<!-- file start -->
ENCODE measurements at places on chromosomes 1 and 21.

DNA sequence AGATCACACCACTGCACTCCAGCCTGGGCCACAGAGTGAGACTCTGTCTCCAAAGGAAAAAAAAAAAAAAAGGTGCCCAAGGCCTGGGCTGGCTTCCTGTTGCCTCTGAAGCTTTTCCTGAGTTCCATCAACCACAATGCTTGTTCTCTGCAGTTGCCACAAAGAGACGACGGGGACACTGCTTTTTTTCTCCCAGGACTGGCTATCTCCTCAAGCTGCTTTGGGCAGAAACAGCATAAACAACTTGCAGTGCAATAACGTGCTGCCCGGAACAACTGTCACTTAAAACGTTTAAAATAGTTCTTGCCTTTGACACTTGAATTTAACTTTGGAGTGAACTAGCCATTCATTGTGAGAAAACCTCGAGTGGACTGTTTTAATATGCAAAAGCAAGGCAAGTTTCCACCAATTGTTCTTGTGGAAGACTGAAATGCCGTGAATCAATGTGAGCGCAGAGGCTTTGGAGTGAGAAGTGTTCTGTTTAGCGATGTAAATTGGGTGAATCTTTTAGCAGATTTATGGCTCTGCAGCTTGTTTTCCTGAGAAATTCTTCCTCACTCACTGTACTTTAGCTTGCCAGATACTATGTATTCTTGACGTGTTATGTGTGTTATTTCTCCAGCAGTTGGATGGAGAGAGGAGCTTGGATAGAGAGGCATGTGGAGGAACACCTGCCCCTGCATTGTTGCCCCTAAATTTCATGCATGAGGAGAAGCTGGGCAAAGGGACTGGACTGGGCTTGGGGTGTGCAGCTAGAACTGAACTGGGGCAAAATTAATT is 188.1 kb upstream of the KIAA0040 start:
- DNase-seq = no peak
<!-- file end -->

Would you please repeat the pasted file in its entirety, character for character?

ENCODE measurements at places on chromosomes 1 and 21.

DNA sequence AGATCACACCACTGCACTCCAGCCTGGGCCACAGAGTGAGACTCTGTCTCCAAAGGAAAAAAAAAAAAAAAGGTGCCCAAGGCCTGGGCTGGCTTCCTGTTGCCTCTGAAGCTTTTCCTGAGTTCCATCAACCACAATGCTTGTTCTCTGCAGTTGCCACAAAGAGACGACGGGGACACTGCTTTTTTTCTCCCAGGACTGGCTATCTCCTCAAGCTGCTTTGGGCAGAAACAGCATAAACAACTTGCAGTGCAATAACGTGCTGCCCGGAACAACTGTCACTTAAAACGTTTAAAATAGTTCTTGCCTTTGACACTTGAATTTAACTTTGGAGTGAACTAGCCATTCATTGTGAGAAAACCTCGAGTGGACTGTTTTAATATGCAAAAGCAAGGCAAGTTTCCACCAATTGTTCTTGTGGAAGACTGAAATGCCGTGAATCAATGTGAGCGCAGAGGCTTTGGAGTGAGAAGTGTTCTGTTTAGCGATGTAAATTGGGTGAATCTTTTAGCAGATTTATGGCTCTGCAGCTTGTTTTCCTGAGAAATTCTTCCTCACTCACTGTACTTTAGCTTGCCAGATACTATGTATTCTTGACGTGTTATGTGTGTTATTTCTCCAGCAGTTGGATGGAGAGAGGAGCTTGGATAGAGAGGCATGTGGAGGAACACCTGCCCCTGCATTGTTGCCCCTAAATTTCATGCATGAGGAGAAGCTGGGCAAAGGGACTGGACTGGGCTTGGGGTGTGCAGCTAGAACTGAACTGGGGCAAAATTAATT is 188.1 kb upstream of the KIAA0040 start:
- DNase-seq = no peak